Please use this identifier to cite or link to this item:
Title: Altered neocortical dynamics in a mouse model of Williams-Beuren syndrome
Author: Dasilva, Miguel
Navarro Guzman, Alvaro
Ortiz Romero, Paula
Camassa, Alessandra
Muñoz Cespedes, Alberto
Campuzano Uceda, María Victoria
Sánchez-Vives, María Victoria
Keywords: Síndrome de Williams
Escorça cerebral
Trastorns de la cognició
Williams syndrome
Cerebral cortex
Cognition disorders
Issue Date: 30-Aug-2019
Publisher: Humana Press
Abstract: Williams-Beuren syndrome (WBS) is a rare neurodevelopmental disorder characterized by moderate intellectual disability and learning difficulties alongside behavioral abnormalities such as hypersociability. Several structural and functional brain alterations are characteristic of this syndrome, as well as disturbed sleep and sleeping patterns. However, the detailed physiological mechanisms underlying WBS are mostly unknown. Here, we characterized the cortical dynamics in a mouse model of WBS previously reported to replicate most of the behavioral alterations described in humans. We recorded the laminar local field potential generated in the frontal cortex during deep anesthesia and characterized the properties of the emergent slow oscillation activity. Moreover, we performed micro-electrocorticogram recordings using multielectrode arrays covering the cortical surface of one hemisphere. We found significant differences between the cortical emergent activity and functional connectivity between wild-type mice and WBS model mice. Slow oscillations displayed Up states with diminished firing rate and lower high-frequency content in the gamma range. Lower firing rates were also recorded in the awake WBS animals while performing a marble burying task and could be associated with the decreased spine density and thus synaptic connectivity in this cortical area. We also found an overall increase in functional connectivity between brain areas, reflected in lower clustering and abnormally high integration, especially in the gamma range. These results expand previous findings in humans, suggesting that the cognitive deficits characterizing WBS might be associated with reduced excitability, plus an imbalance in the capacity to functionally integrate and segregate information.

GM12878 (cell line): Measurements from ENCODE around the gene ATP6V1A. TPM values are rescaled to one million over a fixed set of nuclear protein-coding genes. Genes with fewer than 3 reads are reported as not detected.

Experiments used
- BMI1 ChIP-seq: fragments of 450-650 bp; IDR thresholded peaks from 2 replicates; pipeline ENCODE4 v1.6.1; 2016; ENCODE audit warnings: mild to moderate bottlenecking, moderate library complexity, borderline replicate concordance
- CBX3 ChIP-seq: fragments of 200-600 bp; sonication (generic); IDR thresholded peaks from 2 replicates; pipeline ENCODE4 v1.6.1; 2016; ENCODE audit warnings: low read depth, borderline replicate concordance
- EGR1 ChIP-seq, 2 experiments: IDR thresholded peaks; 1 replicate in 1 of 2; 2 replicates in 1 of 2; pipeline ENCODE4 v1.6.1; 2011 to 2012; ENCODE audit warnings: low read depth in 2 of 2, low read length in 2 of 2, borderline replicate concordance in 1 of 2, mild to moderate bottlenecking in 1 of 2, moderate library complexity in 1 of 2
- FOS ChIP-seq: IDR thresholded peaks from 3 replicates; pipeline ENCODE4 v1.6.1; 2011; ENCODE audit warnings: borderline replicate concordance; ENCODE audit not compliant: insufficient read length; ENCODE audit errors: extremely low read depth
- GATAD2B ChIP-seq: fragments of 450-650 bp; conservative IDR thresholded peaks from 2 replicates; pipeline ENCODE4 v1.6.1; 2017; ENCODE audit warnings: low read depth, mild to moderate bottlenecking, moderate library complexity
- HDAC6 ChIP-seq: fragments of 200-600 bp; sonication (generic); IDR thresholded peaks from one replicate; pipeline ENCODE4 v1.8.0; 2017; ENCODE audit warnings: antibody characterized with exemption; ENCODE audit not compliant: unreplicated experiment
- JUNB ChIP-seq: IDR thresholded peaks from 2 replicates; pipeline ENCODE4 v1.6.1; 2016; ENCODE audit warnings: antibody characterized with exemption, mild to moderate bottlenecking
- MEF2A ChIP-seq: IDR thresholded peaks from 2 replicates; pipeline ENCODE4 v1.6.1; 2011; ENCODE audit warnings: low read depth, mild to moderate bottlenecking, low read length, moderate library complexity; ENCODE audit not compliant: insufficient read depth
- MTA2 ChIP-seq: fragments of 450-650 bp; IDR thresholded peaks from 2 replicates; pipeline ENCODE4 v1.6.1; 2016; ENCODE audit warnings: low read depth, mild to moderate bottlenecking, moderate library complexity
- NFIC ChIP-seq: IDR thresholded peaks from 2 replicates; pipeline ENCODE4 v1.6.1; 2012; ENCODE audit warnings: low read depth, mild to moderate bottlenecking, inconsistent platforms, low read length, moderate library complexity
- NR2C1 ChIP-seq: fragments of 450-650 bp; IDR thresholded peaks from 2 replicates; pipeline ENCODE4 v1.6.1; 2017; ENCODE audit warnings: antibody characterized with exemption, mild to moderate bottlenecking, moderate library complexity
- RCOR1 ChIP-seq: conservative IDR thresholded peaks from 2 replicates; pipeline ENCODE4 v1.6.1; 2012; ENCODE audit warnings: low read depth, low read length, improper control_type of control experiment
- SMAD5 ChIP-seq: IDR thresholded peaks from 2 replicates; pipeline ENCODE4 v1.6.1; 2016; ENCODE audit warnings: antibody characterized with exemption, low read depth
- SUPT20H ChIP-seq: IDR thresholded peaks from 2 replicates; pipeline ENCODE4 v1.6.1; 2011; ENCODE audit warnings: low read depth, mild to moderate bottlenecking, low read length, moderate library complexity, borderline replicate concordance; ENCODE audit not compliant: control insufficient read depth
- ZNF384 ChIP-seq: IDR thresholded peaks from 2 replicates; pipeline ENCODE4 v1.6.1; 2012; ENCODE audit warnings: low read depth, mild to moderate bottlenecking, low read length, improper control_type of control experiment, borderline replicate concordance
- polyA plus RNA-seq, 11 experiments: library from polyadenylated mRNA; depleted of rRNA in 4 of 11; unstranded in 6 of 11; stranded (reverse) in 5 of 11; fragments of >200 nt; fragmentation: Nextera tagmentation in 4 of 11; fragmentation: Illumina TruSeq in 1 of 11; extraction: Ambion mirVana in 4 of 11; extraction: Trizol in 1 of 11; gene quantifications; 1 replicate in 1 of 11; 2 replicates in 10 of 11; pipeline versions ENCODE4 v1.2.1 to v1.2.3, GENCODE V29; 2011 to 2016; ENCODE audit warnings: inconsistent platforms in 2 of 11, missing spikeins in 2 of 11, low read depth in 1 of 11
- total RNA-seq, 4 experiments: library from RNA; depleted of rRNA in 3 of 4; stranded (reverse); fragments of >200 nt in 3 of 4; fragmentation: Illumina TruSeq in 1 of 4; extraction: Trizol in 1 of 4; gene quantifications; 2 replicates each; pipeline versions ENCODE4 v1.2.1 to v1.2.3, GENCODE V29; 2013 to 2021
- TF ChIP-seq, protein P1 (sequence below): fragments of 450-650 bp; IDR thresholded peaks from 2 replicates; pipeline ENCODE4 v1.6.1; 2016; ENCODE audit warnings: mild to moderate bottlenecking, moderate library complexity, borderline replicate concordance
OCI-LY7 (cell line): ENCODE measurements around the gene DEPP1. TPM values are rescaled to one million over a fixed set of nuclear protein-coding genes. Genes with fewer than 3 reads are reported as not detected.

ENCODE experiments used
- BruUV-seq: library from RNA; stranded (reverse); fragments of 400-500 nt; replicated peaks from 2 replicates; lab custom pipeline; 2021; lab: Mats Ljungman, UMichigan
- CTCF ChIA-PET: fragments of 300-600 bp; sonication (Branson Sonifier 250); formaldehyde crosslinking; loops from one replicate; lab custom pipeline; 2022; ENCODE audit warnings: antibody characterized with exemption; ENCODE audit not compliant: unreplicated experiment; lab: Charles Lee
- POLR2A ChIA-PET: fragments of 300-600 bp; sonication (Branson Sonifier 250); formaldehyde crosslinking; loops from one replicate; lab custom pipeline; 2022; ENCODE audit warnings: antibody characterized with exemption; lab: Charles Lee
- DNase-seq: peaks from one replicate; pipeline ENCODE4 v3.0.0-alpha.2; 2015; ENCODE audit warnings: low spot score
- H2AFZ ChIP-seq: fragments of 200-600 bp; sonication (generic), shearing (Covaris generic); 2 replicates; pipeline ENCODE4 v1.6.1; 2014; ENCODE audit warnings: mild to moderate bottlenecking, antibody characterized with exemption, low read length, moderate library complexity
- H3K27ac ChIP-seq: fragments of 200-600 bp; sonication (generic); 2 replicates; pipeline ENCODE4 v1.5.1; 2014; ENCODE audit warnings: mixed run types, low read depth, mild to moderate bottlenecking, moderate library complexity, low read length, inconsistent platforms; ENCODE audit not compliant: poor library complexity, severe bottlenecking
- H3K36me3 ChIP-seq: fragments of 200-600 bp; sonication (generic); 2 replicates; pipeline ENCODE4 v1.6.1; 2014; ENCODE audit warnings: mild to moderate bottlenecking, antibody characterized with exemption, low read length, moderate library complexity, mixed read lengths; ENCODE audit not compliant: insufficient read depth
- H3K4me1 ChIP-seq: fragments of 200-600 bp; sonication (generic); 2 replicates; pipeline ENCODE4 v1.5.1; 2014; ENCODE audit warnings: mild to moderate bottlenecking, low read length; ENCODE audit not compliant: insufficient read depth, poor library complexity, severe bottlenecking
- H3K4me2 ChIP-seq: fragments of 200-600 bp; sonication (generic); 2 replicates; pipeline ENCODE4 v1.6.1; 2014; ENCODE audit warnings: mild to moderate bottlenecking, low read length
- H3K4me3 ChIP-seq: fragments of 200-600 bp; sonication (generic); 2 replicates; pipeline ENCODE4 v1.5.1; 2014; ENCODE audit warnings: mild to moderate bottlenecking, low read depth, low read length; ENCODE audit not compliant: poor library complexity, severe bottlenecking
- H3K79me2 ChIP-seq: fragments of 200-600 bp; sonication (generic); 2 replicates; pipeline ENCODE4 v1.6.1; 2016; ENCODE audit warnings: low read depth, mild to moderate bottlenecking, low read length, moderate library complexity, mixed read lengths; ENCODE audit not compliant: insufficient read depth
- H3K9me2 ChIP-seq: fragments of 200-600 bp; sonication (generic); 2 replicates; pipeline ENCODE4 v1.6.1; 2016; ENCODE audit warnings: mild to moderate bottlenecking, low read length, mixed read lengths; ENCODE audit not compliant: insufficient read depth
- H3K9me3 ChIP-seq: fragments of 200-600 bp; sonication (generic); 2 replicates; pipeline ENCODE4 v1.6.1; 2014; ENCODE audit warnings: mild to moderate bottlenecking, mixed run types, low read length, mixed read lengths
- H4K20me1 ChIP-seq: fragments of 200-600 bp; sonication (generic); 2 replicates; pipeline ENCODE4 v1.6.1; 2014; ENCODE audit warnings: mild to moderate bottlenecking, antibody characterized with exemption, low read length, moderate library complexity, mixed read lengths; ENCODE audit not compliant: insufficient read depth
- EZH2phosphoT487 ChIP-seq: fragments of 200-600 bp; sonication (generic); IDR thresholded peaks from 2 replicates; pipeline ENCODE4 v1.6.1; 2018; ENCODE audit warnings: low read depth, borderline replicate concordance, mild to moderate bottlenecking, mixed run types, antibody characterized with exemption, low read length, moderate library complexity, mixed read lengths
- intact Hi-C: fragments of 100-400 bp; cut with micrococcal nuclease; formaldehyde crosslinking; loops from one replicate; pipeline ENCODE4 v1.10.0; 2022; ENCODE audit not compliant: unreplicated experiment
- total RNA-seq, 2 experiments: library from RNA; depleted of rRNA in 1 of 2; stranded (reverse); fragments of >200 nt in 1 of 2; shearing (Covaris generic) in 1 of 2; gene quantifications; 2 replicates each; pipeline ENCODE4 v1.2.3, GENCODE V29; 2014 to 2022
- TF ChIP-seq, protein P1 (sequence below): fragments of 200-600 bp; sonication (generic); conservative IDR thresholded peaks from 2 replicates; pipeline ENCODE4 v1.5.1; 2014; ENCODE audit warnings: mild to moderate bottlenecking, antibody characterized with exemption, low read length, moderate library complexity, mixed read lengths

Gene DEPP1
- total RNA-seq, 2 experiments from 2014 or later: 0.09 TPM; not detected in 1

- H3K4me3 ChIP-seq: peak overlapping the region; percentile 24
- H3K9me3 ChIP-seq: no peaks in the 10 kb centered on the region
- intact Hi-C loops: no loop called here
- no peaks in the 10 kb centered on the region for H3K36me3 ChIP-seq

Note: Reproducció del document publicat a:
It is part of: Molecular Neurobiology, 2019, vol. 57, p. 765-777
Related resource:
ISSN: 0893-7648
Appears in Collections:Articles publicats en revistes (IDIBAPS: Institut d'investigacions Biomèdiques August Pi i Sunyer)

Files in This Item:
File Description SizeFormat 
692219.pdf2.83 MBAdobe PDFView/Open

This item is licensed under a Creative Commons License Creative Commons